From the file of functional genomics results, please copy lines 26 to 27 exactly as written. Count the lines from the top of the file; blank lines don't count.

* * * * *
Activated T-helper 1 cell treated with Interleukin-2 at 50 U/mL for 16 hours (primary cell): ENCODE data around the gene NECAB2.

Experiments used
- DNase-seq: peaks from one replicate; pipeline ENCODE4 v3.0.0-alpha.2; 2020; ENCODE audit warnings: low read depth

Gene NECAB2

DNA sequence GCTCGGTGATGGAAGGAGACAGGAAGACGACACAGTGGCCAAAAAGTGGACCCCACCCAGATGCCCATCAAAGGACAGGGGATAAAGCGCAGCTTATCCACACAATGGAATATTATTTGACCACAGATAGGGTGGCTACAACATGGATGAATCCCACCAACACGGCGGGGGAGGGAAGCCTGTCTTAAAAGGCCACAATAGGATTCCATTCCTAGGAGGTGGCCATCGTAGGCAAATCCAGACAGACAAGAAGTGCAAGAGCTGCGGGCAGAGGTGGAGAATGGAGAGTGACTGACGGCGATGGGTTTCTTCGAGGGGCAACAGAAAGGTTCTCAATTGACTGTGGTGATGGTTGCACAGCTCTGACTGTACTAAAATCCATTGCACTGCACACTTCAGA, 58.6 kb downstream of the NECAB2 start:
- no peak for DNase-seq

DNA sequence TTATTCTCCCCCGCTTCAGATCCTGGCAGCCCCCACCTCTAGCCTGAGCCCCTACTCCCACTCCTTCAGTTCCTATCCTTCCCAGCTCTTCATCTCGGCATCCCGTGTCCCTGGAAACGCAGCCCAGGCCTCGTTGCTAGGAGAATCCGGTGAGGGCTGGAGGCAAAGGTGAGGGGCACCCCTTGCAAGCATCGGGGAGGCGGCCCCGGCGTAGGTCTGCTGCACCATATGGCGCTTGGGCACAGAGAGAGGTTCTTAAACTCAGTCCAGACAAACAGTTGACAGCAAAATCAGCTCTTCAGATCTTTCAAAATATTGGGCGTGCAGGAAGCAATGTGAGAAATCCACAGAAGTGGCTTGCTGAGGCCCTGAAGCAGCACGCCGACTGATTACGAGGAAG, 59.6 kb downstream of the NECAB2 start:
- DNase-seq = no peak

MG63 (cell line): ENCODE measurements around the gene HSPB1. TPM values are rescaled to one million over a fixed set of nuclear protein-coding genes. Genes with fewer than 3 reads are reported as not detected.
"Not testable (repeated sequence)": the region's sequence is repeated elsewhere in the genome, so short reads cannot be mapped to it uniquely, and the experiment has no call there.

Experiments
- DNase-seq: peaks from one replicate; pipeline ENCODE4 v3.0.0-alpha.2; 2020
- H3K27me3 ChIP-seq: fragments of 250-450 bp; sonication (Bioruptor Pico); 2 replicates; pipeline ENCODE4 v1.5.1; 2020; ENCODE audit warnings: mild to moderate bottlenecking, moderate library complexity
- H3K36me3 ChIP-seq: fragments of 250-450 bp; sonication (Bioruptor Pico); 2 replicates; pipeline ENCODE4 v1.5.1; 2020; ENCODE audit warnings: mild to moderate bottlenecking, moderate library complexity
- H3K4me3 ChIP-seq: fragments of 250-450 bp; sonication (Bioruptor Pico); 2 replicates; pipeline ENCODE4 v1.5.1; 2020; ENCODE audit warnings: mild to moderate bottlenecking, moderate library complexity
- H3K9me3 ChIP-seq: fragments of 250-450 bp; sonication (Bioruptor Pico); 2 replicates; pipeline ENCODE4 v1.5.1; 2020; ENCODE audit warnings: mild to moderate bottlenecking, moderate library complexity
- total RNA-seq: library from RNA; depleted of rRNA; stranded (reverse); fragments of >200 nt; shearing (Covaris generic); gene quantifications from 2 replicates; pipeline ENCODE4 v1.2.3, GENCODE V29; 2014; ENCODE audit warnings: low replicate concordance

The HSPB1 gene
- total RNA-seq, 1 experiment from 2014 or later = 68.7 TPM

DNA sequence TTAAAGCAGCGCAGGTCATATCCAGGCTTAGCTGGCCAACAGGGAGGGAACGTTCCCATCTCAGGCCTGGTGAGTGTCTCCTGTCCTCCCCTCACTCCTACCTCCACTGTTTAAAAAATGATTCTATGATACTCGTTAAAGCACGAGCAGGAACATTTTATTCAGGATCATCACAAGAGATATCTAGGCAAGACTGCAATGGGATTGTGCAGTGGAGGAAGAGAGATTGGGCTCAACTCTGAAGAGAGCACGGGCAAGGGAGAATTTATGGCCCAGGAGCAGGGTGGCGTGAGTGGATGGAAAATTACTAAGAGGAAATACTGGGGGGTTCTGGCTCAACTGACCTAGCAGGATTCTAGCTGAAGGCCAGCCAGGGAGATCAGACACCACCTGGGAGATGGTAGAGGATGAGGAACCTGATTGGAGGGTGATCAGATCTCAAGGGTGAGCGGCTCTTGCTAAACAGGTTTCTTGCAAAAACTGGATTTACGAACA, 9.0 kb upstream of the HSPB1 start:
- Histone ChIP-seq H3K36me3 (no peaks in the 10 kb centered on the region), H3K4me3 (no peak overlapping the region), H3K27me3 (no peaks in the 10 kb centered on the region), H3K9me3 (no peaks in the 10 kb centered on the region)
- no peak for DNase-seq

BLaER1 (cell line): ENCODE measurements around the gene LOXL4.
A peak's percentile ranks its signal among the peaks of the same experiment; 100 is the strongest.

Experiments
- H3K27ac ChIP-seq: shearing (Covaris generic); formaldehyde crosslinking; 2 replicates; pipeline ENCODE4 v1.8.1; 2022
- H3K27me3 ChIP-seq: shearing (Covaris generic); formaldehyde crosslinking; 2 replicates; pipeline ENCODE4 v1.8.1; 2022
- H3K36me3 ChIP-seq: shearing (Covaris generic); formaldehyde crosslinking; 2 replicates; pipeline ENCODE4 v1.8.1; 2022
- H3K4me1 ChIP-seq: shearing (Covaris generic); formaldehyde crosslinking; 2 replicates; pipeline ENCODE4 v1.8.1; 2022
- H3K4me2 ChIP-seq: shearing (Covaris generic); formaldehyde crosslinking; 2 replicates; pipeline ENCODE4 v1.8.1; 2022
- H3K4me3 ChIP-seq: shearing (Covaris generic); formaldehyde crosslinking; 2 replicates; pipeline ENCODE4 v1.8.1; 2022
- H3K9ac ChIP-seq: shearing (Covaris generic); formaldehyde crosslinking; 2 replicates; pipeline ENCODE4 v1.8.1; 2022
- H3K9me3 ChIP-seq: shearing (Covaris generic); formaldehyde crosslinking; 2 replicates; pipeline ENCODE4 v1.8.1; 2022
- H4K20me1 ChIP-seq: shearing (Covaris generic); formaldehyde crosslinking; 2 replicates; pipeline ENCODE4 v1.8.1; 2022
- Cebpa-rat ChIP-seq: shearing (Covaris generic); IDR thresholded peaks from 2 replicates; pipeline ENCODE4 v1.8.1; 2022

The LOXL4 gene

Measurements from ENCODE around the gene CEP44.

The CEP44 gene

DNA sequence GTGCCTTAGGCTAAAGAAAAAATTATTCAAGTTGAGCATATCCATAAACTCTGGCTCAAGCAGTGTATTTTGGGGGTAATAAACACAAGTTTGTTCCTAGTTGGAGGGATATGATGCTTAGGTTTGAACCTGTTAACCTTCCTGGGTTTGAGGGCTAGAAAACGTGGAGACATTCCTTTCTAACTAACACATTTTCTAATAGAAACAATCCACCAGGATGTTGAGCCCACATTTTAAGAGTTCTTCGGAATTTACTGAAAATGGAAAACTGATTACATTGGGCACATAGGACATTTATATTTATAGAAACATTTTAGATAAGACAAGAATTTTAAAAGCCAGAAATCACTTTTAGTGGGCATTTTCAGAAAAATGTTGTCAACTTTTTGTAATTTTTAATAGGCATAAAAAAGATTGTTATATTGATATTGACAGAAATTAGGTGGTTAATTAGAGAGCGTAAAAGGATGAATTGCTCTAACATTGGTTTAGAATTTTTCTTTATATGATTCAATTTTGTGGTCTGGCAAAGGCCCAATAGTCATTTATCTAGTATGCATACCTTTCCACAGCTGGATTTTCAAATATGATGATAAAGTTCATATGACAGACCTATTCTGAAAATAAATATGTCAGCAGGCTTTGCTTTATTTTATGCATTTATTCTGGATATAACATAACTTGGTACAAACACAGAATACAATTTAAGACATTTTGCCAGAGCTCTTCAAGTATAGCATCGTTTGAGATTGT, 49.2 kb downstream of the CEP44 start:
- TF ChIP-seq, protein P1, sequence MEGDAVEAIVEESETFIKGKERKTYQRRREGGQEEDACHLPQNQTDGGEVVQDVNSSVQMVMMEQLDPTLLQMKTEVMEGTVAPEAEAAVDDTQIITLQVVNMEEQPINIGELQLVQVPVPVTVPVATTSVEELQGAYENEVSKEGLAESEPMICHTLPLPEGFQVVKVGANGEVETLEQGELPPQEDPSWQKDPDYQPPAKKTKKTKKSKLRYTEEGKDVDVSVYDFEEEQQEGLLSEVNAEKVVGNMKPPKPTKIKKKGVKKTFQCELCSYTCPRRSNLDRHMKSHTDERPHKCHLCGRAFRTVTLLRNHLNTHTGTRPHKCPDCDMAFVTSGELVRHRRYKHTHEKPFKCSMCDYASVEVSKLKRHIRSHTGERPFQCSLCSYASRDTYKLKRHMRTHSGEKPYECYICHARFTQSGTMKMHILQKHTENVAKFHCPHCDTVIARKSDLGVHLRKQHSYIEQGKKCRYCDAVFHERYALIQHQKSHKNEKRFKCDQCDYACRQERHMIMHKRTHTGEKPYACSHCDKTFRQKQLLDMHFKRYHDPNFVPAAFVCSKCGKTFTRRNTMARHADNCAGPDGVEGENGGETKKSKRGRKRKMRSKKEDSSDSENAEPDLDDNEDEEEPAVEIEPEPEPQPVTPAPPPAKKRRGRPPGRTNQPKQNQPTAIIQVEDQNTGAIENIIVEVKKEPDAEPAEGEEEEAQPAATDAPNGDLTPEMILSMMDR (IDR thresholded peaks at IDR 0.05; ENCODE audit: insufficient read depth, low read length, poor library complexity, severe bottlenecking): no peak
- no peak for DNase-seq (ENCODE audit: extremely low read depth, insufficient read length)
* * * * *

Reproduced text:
- H3K27ac ChIP-seq: shearing (Covaris generic); formaldehyde crosslinking; 2 replicates; pipeline ENCODE4 v1.8.1; 2022
- H3K27me3 ChIP-seq: shearing (Covaris generic); formaldehyde crosslinking; 2 replicates; pipeline ENCODE4 v1.8.1; 2022